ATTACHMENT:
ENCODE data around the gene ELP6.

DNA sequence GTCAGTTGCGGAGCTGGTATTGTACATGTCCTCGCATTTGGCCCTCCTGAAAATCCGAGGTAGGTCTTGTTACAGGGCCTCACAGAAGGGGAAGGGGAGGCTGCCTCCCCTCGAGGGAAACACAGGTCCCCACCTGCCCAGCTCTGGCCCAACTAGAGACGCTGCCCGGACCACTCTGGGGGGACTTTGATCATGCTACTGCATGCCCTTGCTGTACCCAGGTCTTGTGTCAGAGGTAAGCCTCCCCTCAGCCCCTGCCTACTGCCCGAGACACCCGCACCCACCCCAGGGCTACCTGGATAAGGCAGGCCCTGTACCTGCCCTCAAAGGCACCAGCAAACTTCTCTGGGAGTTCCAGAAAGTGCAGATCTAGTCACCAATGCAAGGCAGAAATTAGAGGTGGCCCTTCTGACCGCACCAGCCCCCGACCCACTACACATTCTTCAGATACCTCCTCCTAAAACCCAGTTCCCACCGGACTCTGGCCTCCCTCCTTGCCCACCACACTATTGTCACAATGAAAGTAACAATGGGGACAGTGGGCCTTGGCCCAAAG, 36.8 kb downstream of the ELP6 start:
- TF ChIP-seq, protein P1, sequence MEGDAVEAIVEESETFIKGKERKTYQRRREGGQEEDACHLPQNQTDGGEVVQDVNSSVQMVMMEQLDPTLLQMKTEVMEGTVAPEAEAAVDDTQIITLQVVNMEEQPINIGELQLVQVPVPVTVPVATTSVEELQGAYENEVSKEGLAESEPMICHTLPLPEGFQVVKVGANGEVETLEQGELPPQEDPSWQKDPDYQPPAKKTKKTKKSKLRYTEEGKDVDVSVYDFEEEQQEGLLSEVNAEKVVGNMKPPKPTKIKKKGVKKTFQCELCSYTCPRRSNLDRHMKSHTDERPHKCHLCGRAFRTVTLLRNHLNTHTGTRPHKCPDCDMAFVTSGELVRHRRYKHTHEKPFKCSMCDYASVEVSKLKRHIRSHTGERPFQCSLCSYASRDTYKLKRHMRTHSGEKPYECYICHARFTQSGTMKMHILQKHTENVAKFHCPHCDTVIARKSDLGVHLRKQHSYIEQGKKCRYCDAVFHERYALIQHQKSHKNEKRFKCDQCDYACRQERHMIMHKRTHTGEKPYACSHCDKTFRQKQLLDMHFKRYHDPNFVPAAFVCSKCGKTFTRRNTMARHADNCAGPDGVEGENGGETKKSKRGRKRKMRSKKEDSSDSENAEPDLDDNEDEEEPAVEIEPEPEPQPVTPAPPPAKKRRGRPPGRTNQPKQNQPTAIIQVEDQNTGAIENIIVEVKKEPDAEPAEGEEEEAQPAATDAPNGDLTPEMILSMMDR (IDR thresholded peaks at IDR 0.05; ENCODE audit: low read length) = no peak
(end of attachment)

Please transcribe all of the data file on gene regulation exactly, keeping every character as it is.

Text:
ENCODE data around the gene ELP6.

DNA sequence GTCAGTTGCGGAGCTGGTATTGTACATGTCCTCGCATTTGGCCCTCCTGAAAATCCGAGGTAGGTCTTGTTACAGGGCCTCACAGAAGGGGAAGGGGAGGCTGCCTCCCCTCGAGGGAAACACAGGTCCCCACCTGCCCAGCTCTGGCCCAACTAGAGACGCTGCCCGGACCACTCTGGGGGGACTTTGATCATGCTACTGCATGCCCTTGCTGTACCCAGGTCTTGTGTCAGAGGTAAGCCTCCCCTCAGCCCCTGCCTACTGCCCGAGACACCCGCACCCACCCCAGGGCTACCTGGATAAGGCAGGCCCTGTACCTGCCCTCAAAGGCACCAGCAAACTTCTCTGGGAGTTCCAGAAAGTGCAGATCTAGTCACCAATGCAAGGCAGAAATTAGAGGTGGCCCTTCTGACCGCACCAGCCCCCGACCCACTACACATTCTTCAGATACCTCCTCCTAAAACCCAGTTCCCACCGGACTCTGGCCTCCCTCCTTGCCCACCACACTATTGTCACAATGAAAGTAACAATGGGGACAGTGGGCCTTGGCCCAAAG, 36.8 kb downstream of the ELP6 start:
- TF ChIP-seq, protein P1, sequence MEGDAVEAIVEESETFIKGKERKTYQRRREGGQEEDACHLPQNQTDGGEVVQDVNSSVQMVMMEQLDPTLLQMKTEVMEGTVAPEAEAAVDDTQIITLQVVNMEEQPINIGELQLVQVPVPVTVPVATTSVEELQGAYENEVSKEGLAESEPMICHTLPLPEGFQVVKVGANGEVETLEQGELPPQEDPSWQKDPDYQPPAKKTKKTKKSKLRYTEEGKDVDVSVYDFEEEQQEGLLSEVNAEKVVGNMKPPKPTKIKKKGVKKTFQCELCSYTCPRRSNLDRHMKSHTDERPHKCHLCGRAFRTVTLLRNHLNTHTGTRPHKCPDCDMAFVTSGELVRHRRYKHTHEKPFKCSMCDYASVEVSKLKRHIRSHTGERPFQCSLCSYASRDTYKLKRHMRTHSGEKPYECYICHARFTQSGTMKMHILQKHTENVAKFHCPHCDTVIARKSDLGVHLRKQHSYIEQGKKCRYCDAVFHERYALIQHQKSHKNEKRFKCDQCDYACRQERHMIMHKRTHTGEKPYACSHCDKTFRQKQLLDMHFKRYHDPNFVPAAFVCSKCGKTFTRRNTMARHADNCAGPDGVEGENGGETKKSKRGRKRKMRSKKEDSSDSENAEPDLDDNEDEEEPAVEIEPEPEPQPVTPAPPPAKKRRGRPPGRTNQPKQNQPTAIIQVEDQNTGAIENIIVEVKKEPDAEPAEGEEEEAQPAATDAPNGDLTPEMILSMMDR (IDR thresholded peaks at IDR 0.05; ENCODE audit: low read length) = no peak